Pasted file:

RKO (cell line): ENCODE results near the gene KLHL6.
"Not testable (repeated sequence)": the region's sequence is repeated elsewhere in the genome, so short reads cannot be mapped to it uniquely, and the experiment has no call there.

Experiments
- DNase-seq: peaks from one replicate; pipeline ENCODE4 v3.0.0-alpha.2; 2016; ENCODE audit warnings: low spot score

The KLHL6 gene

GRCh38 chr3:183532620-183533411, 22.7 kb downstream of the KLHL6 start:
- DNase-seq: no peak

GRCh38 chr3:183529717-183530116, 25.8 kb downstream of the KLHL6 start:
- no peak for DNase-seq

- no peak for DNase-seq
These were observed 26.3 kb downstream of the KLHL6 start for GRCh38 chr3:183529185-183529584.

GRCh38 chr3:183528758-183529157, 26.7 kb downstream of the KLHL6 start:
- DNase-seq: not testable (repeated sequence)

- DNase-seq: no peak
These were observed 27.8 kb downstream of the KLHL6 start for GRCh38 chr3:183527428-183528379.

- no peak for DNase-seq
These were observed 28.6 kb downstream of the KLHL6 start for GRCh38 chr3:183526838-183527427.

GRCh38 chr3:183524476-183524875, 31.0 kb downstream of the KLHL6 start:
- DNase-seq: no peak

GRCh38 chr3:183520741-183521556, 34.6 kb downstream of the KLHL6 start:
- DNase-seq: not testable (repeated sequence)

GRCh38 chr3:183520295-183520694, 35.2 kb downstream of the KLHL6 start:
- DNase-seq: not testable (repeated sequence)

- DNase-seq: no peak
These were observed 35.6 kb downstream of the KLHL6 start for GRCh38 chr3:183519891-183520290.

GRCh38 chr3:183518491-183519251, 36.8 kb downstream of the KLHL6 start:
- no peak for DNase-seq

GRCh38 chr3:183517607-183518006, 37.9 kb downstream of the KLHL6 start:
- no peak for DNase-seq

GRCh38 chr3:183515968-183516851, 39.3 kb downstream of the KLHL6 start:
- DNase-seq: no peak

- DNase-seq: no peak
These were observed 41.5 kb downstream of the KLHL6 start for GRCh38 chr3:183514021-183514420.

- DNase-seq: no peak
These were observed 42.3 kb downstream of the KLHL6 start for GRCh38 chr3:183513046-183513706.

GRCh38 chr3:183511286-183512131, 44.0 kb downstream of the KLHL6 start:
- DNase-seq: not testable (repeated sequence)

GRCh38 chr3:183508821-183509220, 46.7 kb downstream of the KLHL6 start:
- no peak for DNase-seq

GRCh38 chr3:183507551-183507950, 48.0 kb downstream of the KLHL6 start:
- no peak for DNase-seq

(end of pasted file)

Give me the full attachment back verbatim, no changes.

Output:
RKO (cell line): ENCODE results near the gene KLHL6.
"Not testable (repeated sequence)": the region's sequence is repeated elsewhere in the genome, so short reads cannot be mapped to it uniquely, and the experiment has no call there.

Experiments
- DNase-seq: peaks from one replicate; pipeline ENCODE4 v3.0.0-alpha.2; 2016; ENCODE audit warnings: low spot score

The KLHL6 gene

GRCh38 chr3:183532620-183533411, 22.7 kb downstream of the KLHL6 start:
- DNase-seq: no peak

GRCh38 chr3:183529717-183530116, 25.8 kb downstream of the KLHL6 start:
- no peak for DNase-seq

- no peak for DNase-seq
These were observed 26.3 kb downstream of the KLHL6 start for GRCh38 chr3:183529185-183529584.

GRCh38 chr3:183528758-183529157, 26.7 kb downstream of the KLHL6 start:
- DNase-seq: not testable (repeated sequence)

- DNase-seq: no peak
These were observed 27.8 kb downstream of the KLHL6 start for GRCh38 chr3:183527428-183528379.

- no peak for DNase-seq
These were observed 28.6 kb downstream of the KLHL6 start for GRCh38 chr3:183526838-183527427.

GRCh38 chr3:183524476-183524875, 31.0 kb downstream of the KLHL6 start:
- DNase-seq: no peak

GRCh38 chr3:183520741-183521556, 34.6 kb downstream of the KLHL6 start:
- DNase-seq: not testable (repeated sequence)

GRCh38 chr3:183520295-183520694, 35.2 kb downstream of the KLHL6 start:
- DNase-seq: not testable (repeated sequence)

- DNase-seq: no peak
These were observed 35.6 kb downstream of the KLHL6 start for GRCh38 chr3:183519891-183520290.

GRCh38 chr3:183518491-183519251, 36.8 kb downstream of the KLHL6 start:
- no peak for DNase-seq

GRCh38 chr3:183517607-183518006, 37.9 kb downstream of the KLHL6 start:
- no peak for DNase-seq

GRCh38 chr3:183515968-183516851, 39.3 kb downstream of the KLHL6 start:
- DNase-seq: no peak

- DNase-seq: no peak
These were observed 41.5 kb downstream of the KLHL6 start for GRCh38 chr3:183514021-183514420.

- DNase-seq: no peak
These were observed 42.3 kb downstream of the KLHL6 start for GRCh38 chr3:183513046-183513706.

GRCh38 chr3:183511286-183512131, 44.0 kb downstream of the KLHL6 start:
- DNase-seq: not testable (repeated sequence)

GRCh38 chr3:183508821-183509220, 46.7 kb downstream of the KLHL6 start:
- no peak for DNase-seq

GRCh38 chr3:183507551-183507950, 48.0 kb downstream of the KLHL6 start:
- no peak for DNase-seq